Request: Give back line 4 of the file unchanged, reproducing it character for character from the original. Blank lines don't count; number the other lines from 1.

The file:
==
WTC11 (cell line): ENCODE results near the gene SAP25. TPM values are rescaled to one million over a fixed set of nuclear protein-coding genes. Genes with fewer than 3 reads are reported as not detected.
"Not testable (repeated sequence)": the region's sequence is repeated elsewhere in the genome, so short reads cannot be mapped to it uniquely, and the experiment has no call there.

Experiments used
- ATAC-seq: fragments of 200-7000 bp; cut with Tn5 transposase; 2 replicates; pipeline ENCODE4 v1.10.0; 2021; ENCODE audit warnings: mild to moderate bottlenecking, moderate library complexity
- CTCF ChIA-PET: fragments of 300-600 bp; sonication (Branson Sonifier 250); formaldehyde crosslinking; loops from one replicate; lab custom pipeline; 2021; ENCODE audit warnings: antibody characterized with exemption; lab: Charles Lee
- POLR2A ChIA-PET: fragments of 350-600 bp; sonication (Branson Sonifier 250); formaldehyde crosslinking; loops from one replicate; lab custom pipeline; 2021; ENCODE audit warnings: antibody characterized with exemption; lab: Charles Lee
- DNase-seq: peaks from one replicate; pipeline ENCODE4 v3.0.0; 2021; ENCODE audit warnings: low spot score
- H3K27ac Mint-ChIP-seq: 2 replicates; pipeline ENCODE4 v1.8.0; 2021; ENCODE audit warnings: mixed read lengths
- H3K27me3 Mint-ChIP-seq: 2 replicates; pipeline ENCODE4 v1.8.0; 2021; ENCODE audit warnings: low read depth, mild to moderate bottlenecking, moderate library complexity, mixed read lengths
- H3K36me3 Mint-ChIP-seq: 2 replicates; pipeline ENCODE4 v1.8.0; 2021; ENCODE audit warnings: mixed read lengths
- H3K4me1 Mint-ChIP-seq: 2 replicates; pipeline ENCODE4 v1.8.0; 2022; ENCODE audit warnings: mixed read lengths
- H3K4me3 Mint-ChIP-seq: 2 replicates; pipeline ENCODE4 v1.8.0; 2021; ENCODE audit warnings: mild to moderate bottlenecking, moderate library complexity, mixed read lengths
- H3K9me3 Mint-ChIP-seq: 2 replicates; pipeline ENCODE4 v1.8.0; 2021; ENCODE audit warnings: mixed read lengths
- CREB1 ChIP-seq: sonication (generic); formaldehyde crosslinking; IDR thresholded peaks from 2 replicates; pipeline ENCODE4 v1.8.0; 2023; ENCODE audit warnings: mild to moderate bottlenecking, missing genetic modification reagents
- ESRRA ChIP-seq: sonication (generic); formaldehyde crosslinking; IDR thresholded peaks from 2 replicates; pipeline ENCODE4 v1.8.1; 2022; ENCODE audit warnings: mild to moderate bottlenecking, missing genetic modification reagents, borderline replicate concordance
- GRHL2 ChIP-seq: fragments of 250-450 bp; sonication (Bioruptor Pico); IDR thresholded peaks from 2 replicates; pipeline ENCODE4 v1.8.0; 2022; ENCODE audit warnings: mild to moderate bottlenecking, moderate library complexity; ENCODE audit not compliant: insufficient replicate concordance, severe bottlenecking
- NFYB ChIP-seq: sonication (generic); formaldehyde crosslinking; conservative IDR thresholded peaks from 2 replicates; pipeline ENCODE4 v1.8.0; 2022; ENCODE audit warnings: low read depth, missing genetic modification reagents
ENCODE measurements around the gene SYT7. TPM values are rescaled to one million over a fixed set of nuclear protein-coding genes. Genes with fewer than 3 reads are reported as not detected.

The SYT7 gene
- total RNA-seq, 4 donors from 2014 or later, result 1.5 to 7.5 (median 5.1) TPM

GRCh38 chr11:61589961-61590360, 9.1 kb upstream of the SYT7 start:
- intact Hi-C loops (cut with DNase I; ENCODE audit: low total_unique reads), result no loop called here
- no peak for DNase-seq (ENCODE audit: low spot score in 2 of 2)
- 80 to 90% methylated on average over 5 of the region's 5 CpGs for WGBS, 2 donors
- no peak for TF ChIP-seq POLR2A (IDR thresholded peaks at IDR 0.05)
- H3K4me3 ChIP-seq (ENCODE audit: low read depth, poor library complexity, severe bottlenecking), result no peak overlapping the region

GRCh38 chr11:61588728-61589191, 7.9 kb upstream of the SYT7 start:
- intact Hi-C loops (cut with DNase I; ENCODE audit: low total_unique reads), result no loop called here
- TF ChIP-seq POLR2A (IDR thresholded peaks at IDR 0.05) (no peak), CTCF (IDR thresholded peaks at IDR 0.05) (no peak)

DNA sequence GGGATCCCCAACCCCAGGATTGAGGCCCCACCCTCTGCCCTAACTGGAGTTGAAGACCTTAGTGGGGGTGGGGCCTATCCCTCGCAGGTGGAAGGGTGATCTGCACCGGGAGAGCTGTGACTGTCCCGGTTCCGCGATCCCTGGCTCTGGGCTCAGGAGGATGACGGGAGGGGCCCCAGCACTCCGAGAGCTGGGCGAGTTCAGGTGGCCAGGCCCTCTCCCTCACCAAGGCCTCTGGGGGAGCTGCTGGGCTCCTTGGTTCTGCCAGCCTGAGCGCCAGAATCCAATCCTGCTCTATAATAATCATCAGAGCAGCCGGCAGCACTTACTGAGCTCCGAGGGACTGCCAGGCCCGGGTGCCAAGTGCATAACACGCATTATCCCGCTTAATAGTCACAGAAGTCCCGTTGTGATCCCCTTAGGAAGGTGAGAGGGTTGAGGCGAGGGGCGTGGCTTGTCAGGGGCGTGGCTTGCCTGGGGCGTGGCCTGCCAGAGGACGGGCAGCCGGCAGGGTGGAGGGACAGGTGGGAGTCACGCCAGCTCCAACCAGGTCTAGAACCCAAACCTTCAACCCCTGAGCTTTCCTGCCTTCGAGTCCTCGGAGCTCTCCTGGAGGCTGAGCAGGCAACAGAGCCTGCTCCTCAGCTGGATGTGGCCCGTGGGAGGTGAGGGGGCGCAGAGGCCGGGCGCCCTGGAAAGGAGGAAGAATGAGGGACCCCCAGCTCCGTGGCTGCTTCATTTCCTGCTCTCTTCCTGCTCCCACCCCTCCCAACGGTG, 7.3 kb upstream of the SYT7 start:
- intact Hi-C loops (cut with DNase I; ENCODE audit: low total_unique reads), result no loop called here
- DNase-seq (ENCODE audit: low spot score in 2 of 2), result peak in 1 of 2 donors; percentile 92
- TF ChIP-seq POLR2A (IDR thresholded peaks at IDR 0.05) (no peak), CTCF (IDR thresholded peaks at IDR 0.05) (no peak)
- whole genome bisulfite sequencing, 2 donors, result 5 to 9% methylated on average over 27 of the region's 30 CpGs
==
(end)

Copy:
- ATAC-seq: fragments of 200-7000 bp; cut with Tn5 transposase; 2 replicates; pipeline ENCODE4 v1.10.0; 2021; ENCODE audit warnings: mild to moderate bottlenecking, moderate library complexity